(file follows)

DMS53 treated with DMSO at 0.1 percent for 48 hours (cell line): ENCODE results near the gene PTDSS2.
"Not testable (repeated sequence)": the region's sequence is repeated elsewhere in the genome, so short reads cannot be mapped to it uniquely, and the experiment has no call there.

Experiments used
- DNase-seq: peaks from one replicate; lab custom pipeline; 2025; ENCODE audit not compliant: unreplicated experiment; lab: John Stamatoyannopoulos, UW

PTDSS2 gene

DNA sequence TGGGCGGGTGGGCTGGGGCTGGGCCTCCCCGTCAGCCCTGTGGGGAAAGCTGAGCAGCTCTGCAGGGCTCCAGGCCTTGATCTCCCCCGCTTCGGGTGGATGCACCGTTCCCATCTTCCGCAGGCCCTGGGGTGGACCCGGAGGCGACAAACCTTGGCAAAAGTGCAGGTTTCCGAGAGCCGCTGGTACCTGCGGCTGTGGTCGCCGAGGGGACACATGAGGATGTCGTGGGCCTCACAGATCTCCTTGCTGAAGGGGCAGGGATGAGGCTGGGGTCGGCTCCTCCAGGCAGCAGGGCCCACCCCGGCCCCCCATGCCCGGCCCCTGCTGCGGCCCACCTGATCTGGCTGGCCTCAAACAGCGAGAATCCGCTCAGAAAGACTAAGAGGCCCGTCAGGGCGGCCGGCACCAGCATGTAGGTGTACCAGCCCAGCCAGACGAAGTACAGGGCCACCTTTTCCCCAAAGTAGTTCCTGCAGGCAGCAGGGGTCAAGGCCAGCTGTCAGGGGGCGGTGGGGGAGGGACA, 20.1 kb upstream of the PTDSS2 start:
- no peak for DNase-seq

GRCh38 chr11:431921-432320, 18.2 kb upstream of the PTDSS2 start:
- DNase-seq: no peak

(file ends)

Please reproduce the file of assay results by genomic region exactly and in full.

DMS53 treated with DMSO at 0.1 percent for 48 hours (cell line): ENCODE results near the gene PTDSS2.
"Not testable (repeated sequence)": the region's sequence is repeated elsewhere in the genome, so short reads cannot be mapped to it uniquely, and the experiment has no call there.

Experiments used
- DNase-seq: peaks from one replicate; lab custom pipeline; 2025; ENCODE audit not compliant: unreplicated experiment; lab: John Stamatoyannopoulos, UW

PTDSS2 gene

DNA sequence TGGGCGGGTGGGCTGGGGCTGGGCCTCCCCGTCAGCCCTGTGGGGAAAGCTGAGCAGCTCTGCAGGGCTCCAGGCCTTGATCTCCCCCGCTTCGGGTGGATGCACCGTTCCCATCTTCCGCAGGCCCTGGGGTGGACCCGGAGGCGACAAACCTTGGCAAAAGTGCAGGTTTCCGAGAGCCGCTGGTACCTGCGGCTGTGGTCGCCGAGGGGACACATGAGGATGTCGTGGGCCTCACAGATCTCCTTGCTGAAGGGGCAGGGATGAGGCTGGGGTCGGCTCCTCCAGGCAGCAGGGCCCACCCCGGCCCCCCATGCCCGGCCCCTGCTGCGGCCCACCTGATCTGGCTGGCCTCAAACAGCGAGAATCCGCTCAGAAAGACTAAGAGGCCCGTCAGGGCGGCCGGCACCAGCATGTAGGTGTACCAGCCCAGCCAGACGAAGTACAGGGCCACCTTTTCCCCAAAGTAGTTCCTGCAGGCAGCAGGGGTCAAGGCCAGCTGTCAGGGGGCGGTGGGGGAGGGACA, 20.1 kb upstream of the PTDSS2 start:
- no peak for DNase-seq

GRCh38 chr11:431921-432320, 18.2 kb upstream of the PTDSS2 start:
- DNase-seq: no peak